THE UNITED STATES Federal Trade Commission (FTC) has approved Facebook's $1bn buyout of hipster photo sharing app Instagram.
The decision, which comes just a week after the UK's Office of Fair Trading gave the buyout the thumbs up, allows Facebook and Instagram to move forward with the acquisition without fearing antitrust charges in the US.
"Upon further review of this matter, it now appears that no further action is warranted by the Commission at this time. Accordingly, the investigation has been closed," the FTC said in its letter to Facebook's attorneys.
"This action is not to be construed as a determination that a violation may not have occurred, just as the pendency of an investigation should not be construed as a determination that a violation has occurred."
Facebook's buyout of Instagram is seen by some as good move for the company, albeit expensive. The social network's shares have slumped approximately 50 percent since the firm's initial public offering in May, and it's thought that Instagram, which has 80 million users, will help to boost Facebook's poor mobile presence.
Facebook announced its $1bn acquisition of Instagram back in April, pledging that it will "build and grow" the photo sharing app independently.
Speaking at the time, Facebook CEO Mark Zuckerberg said, "For years, we've focused on building the best experience for sharing photos with your friends and family. Now, we'll be able to work even more closely with the Instagram team to also offer the best experiences for sharing beautiful mobile photos with people based on your interests."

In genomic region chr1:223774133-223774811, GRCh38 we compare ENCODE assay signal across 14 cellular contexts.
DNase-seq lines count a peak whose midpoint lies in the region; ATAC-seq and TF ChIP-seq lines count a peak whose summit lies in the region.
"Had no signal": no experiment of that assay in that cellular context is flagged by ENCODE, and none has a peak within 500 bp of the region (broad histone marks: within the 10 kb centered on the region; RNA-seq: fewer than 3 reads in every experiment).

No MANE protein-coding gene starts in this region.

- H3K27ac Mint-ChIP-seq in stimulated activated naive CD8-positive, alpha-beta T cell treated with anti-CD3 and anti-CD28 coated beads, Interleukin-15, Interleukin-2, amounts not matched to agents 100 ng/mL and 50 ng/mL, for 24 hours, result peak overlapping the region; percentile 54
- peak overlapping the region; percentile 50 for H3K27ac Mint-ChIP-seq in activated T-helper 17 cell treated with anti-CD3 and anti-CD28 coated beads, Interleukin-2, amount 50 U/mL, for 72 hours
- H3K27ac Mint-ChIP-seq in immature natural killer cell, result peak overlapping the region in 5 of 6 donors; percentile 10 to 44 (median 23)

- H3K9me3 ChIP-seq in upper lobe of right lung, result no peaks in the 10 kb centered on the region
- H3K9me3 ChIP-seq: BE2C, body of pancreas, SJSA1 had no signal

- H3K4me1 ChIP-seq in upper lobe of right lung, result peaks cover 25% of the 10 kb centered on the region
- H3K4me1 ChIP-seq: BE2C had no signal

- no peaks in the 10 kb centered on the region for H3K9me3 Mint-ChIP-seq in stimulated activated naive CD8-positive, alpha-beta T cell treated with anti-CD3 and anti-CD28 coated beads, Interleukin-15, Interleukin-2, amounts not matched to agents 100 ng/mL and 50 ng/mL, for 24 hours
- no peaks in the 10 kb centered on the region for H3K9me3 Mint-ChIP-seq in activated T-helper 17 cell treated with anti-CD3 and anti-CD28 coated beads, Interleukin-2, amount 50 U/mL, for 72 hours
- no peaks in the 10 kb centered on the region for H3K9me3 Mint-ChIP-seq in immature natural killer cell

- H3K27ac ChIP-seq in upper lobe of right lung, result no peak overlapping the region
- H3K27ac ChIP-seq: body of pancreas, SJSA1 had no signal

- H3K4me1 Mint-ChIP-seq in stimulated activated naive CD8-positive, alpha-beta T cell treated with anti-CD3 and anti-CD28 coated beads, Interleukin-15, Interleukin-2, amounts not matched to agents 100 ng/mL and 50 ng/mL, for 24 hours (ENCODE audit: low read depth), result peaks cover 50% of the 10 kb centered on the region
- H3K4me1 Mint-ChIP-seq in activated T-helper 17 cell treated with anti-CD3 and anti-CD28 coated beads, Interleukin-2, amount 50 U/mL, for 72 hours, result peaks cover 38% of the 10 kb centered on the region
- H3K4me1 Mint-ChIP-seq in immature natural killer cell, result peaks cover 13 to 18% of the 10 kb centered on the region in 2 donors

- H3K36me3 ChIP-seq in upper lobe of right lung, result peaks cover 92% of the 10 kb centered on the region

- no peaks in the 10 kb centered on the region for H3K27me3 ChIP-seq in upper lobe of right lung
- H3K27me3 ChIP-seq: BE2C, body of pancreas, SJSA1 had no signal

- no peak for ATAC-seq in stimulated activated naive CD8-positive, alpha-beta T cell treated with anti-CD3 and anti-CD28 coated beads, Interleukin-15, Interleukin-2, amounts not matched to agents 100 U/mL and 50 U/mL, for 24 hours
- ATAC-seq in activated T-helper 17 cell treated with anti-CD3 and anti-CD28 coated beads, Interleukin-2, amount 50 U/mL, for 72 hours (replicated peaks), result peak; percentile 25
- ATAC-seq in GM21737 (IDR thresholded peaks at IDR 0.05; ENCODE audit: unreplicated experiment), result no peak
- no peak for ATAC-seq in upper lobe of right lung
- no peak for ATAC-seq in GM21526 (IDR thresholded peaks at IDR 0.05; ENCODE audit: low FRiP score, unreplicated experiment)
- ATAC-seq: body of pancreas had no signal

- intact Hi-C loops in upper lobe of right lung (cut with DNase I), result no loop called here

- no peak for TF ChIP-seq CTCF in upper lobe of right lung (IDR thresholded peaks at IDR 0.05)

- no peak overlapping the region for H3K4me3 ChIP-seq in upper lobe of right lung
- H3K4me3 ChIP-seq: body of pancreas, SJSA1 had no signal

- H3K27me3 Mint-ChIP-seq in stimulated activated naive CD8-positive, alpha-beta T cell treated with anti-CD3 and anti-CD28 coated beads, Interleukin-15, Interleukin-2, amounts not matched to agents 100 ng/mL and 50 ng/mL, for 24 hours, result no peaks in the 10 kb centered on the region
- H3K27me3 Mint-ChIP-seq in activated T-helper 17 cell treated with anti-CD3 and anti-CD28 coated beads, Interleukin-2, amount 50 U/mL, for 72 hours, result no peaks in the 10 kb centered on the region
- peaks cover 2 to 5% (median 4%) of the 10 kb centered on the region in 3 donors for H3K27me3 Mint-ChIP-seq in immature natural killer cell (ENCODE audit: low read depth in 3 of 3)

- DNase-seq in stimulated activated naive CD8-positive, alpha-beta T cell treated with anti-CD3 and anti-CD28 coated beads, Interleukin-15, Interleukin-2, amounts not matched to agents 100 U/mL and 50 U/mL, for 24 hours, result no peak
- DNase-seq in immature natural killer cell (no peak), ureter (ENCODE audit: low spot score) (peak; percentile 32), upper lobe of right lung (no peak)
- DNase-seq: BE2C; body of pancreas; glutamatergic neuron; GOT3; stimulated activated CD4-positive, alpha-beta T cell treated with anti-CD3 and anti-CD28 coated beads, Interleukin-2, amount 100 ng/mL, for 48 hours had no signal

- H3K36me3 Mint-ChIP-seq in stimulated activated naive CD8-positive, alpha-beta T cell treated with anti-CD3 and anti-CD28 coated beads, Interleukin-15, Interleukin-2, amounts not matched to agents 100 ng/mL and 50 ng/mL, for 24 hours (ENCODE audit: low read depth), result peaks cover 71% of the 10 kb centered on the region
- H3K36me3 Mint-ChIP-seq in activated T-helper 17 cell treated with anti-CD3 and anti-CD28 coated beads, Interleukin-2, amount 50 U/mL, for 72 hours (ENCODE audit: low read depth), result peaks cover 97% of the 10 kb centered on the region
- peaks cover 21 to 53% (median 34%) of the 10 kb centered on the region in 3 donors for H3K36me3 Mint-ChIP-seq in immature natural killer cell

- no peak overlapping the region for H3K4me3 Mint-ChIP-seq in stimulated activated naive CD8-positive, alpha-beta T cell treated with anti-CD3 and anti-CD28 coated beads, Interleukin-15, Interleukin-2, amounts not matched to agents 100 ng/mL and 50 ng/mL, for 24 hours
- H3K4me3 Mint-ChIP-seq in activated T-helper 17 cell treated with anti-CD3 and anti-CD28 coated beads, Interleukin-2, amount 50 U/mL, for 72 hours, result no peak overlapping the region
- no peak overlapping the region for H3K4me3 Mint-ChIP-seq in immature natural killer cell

"We believe these are different experiences that complement each other. But in order to do this well, we need to be mindful about keeping and building on Instagram's strengths and features rather than just trying to integrate everything into Facebook." µ
Plus, it's goodbye to Device Assist
Vulnerabilities in the iOS sandbox thankfully found by the good guys
Data watchdog will make sure firm is being fully transparent about the controversial move
Chinese firm reportedly forces staff to do 82 hours of overtime a month